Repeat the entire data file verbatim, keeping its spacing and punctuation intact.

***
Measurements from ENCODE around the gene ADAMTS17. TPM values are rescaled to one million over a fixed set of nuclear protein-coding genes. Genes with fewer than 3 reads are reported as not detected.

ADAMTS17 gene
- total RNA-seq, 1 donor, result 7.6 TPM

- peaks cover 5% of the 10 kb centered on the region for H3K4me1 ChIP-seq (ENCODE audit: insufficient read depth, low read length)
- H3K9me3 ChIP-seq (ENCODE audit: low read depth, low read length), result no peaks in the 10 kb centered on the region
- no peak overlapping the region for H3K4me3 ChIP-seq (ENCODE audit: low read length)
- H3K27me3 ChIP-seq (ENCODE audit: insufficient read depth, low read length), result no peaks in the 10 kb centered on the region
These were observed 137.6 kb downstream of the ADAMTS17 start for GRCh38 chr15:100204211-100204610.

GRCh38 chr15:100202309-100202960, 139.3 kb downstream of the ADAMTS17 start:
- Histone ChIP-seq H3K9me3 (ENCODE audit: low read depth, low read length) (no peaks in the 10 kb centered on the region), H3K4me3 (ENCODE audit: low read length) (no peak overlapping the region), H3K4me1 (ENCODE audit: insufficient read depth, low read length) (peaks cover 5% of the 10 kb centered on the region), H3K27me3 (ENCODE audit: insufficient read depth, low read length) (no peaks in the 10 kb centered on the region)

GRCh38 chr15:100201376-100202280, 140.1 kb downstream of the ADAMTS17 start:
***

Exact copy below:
Measurements from ENCODE around the gene ADAMTS17. TPM values are rescaled to one million over a fixed set of nuclear protein-coding genes. Genes with fewer than 3 reads are reported as not detected.

ADAMTS17 gene
- total RNA-seq, 1 donor, result 7.6 TPM

- peaks cover 5% of the 10 kb centered on the region for H3K4me1 ChIP-seq (ENCODE audit: insufficient read depth, low read length)
- H3K9me3 ChIP-seq (ENCODE audit: low read depth, low read length), result no peaks in the 10 kb centered on the region
- no peak overlapping the region for H3K4me3 ChIP-seq (ENCODE audit: low read length)
- H3K27me3 ChIP-seq (ENCODE audit: insufficient read depth, low read length), result no peaks in the 10 kb centered on the region
These were observed 137.6 kb downstream of the ADAMTS17 start for GRCh38 chr15:100204211-100204610.

GRCh38 chr15:100202309-100202960, 139.3 kb downstream of the ADAMTS17 start:
- Histone ChIP-seq H3K9me3 (ENCODE audit: low read depth, low read length) (no peaks in the 10 kb centered on the region), H3K4me3 (ENCODE audit: low read length) (no peak overlapping the region), H3K4me1 (ENCODE audit: insufficient read depth, low read length) (peaks cover 5% of the 10 kb centered on the region), H3K27me3 (ENCODE audit: insufficient read depth, low read length) (no peaks in the 10 kb centered on the region)

GRCh38 chr15:100201376-100202280, 140.1 kb downstream of the ADAMTS17 start: